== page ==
Opening Statement: Subcommittee Chairman Rick Crawford: General Farm Commodities and Risk Management Subcommittee Hearing: The Next Farm Bill: Commodity Policy Part I
Washington, March 28, 2017
Remarks as prepared for delivery:
This is the first hearing of the General Farm Commodities and Risk Management subcommittee in preparation for the next farm bill. Over the course of the next year, we will be examining the policies under our jurisdiction so we can improve upon the 2014 Farm Bill and make sure that the needs of not only American farmers and ranchers are being met, but so that consumers will continue to benefit from a stable farm policy.
In agriculture it is often said that “the cure for high prices is, high prices.” This saying has certainly held true in the past and we are understanding its true meaning right now. When we wrote the legislation that would eventually become the 2014 Farm Bill, farmers were experiencing record prices, net farm income was at all-time highs, and many were led to believe that commodity prices had reached a new plateau. But the old adage rang true yet again, and 4 years later, net farm income has fallen 50 percent, commodity prices are in the tank across the board, and producers, especially the beginning farmers, those highly leveraged, and those that were unable to capitalize on high prices, are struggling to get financing so they can farm another year. We are on the verge of a real crisis in rural America.
The current situation in the countryside provides a textbook example for why we have farm bills in the first place. The farm bill is not meant to provide help when times are good. Rather, the farm bill helps producers survive the bad times so they can farm another year, raise their families, and one day pass their homestead on to the next generation.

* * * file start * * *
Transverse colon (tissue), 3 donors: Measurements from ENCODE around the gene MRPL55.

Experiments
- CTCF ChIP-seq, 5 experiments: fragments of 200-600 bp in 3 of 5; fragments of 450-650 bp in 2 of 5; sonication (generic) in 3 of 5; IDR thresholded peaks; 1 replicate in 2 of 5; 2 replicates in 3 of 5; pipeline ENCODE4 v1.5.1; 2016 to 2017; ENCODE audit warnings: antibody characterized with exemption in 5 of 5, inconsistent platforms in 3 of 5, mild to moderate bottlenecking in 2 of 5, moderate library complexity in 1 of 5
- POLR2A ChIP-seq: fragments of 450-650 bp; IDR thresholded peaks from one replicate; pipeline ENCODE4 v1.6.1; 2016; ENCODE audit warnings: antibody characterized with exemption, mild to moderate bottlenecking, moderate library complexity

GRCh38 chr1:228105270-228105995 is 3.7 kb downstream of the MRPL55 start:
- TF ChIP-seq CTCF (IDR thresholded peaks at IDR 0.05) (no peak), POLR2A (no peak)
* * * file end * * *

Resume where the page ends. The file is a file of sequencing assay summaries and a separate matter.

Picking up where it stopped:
Today we will examine how the commodity and crop insurance provisions are faring for barley, corn, sorghum, soybeans, and wheat producers. We will hear many acronyms thrown around like ARC, PLC, SCO, and STAX. But let us not lose sight that amongst the confusion, amongst the technical speak, there are real life men and women with dirt under their fingernails who are just hoping to make it through these tough times. At the end of each one of these policies are people that are responsible for providing the safest, most abundant, most affordable food supply in the world. And that benefits each and every one of our constituents.
I am glad to see that we have such an outstanding set of panelists here today. Thank you to each one of you for taking the time out of your busy schedules and away from your operations to join us. Your commitment to improving farm policy for all of your fellow producers does not go unnoticed by the members of this subcommittee.
Whether you are from Jonesboro Arkansas like myself, the iron range of Minnesota like the ranking member, or even the Virgin Islands like Ms. Plaskett, every member of this subcommittee has a vested interest in making sure that we get this policy correct, because we all have people in our districts that need to eat. And we need to make sure that America’s farmers and ranchers are equipped to feed them.
I look forward to hearing from this panel, and I yield to the ranking member, Mr. Nolan for any opening comments he would like to make.